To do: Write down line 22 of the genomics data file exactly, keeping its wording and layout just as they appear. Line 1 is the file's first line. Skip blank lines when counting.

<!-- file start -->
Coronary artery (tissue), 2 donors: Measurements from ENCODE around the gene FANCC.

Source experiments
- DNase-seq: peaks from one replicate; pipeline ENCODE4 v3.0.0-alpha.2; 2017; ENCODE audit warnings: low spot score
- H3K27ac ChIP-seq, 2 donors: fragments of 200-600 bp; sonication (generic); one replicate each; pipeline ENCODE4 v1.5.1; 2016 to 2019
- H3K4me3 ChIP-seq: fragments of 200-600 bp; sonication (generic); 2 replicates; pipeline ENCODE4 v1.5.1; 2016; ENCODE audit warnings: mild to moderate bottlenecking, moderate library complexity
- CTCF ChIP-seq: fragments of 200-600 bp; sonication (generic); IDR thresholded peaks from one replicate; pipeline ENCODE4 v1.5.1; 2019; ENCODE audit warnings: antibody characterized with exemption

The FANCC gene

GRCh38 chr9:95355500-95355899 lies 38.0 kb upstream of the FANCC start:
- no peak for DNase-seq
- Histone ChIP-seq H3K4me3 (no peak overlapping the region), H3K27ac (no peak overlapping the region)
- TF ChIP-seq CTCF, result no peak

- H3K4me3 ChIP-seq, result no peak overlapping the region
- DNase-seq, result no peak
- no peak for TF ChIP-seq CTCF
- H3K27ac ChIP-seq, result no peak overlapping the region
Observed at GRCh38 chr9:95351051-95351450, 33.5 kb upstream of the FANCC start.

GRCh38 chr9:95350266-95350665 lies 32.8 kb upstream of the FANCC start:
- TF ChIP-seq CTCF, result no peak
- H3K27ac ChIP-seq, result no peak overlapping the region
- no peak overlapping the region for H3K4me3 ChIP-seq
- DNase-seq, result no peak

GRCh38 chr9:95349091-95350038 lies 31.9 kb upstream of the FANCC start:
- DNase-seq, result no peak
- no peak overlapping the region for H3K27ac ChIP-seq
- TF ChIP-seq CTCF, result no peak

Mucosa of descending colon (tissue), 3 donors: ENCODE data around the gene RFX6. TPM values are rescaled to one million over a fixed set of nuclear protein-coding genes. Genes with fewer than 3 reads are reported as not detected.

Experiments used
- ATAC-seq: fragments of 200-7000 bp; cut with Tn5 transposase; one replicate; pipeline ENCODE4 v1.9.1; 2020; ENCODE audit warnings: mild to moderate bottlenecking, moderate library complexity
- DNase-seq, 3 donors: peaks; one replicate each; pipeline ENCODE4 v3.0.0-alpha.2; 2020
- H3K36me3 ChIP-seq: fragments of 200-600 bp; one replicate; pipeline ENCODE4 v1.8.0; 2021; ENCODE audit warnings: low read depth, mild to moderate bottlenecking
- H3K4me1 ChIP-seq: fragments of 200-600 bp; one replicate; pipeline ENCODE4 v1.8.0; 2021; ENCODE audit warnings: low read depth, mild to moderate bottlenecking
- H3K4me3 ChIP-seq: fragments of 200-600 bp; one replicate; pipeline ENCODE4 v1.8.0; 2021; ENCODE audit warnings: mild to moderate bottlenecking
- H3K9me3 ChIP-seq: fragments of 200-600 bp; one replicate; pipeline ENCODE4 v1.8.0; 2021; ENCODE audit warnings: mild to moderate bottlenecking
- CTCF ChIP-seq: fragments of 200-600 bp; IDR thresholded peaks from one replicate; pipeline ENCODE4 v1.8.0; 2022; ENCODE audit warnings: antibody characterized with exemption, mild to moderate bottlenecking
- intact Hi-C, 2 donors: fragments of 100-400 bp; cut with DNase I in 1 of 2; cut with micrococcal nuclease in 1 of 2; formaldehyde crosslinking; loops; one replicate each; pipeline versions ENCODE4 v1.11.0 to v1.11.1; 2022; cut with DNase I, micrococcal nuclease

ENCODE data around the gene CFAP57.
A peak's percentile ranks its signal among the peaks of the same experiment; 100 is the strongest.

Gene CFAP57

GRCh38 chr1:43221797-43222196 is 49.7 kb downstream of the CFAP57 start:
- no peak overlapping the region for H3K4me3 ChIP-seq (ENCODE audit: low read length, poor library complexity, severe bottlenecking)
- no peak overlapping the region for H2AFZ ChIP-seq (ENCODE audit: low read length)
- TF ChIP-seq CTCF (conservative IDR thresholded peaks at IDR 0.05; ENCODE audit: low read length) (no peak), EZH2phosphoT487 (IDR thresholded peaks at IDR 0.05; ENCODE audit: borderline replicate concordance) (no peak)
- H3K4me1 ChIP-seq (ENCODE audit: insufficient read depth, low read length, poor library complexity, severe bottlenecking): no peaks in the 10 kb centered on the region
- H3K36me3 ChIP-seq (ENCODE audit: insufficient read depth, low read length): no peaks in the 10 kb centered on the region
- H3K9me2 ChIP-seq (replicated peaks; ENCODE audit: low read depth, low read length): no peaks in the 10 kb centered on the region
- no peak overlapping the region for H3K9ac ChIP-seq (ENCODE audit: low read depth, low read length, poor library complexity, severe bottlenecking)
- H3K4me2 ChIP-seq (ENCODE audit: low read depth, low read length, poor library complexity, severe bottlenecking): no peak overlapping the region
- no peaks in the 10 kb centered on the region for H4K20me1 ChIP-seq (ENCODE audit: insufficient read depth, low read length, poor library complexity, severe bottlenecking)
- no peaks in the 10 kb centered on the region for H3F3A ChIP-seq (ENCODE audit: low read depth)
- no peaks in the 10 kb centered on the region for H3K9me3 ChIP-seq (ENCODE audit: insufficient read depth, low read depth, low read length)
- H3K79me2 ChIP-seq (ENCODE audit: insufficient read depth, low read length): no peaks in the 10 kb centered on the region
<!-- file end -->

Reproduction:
GRCh38 chr9:95349091-95350038 lies 31.9 kb upstream of the FANCC start: